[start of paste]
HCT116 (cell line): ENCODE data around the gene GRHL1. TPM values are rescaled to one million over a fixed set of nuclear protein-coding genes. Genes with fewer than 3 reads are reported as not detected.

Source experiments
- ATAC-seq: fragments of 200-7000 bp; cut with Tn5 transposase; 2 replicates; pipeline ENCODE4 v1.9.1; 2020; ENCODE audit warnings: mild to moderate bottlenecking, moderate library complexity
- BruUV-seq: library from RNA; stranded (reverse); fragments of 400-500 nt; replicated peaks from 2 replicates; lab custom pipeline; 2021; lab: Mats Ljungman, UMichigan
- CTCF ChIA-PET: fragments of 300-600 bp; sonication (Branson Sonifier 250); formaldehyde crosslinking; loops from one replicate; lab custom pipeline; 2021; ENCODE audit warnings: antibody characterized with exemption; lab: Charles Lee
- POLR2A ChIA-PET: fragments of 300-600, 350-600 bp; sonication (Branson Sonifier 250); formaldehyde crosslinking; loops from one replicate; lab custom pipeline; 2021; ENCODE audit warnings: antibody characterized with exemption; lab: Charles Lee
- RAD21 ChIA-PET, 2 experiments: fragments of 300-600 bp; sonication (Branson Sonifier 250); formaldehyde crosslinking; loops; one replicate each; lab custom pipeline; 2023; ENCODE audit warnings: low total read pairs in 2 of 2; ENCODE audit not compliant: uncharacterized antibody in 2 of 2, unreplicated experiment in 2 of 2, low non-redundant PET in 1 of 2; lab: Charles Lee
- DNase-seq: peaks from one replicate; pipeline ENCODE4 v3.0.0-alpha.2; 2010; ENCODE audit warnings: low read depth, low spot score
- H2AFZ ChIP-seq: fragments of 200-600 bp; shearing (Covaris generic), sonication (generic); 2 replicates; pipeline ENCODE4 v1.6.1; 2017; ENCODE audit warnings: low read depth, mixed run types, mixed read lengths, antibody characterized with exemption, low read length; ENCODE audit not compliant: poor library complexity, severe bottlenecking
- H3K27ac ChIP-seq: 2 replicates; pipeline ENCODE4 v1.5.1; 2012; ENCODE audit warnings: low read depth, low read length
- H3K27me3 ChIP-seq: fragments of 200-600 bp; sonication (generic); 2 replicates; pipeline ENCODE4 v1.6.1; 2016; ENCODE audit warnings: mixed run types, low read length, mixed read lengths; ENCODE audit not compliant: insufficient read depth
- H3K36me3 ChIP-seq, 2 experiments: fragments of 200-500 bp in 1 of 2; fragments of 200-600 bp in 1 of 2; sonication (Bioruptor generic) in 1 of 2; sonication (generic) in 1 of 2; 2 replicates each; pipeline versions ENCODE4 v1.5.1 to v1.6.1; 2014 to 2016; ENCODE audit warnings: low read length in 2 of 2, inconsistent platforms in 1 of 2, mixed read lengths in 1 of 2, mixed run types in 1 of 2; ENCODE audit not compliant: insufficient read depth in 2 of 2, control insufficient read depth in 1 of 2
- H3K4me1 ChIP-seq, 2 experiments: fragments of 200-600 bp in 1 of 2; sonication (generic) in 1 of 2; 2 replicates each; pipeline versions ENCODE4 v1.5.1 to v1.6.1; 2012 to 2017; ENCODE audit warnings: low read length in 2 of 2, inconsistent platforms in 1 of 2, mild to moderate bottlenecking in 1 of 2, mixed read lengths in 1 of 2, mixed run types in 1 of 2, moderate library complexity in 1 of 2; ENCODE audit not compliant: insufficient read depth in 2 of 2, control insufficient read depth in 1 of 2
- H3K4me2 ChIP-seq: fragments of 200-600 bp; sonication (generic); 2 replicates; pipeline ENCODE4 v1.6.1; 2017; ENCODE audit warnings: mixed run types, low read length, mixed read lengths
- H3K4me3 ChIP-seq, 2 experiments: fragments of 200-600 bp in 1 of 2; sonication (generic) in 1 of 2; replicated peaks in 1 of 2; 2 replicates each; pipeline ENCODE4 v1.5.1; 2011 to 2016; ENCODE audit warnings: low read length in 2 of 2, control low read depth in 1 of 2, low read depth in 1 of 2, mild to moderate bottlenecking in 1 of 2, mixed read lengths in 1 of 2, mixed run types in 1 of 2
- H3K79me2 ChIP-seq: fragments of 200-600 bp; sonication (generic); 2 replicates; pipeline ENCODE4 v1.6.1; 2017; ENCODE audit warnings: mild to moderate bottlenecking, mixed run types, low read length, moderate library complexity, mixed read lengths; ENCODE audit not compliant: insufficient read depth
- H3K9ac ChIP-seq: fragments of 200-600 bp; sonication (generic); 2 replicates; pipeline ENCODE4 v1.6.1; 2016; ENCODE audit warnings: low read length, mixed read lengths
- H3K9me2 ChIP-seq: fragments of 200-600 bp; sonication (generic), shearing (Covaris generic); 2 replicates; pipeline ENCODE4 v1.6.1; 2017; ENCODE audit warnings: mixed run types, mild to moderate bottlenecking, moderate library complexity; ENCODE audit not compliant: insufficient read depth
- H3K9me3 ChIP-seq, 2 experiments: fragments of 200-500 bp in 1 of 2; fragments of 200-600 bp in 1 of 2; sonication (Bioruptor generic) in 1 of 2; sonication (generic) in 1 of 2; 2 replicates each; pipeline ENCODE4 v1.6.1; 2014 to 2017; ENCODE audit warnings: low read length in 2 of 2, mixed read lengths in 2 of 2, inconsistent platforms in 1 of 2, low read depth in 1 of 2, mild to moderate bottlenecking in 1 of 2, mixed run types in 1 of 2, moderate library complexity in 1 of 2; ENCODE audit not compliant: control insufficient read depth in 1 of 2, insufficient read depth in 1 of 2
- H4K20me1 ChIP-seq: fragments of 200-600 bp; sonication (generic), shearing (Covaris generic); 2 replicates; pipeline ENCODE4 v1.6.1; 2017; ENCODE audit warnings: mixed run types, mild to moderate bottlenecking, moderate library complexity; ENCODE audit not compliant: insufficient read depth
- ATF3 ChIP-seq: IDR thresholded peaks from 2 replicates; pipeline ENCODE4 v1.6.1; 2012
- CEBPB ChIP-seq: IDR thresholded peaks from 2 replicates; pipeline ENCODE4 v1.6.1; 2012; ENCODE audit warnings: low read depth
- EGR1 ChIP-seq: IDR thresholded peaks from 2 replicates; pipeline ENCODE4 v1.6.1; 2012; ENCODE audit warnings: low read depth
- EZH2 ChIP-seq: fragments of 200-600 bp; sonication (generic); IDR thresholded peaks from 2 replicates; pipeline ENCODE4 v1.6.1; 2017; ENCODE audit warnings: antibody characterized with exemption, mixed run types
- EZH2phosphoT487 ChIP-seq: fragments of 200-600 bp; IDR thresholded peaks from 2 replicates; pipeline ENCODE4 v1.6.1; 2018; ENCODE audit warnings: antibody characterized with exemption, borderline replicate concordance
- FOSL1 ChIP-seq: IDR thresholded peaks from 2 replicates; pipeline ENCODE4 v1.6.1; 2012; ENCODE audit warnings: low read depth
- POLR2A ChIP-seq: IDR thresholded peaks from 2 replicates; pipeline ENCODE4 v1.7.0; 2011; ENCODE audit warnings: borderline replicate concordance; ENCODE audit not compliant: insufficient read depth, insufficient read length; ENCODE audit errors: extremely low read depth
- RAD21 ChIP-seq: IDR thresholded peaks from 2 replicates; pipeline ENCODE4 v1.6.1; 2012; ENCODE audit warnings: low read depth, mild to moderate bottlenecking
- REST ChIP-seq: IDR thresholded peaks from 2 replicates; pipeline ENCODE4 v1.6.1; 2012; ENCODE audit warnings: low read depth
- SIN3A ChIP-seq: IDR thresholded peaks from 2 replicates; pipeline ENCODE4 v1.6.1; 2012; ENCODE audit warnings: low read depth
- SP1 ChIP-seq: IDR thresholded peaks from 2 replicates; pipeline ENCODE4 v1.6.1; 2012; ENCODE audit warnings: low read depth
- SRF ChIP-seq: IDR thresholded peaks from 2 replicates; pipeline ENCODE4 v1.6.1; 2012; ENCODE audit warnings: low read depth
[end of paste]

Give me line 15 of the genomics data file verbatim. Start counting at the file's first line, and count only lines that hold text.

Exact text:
- H3K4me3 ChIP-seq, 2 experiments: fragments of 200-600 bp in 1 of 2; sonication (generic) in 1 of 2; replicated peaks in 1 of 2; 2 replicates each; pipeline ENCODE4 v1.5.1; 2011 to 2016; ENCODE audit warnings: low read length in 2 of 2, control low read depth in 1 of 2, low read depth in 1 of 2, mild to moderate bottlenecking in 1 of 2, mixed read lengths in 1 of 2, mixed run types in 1 of 2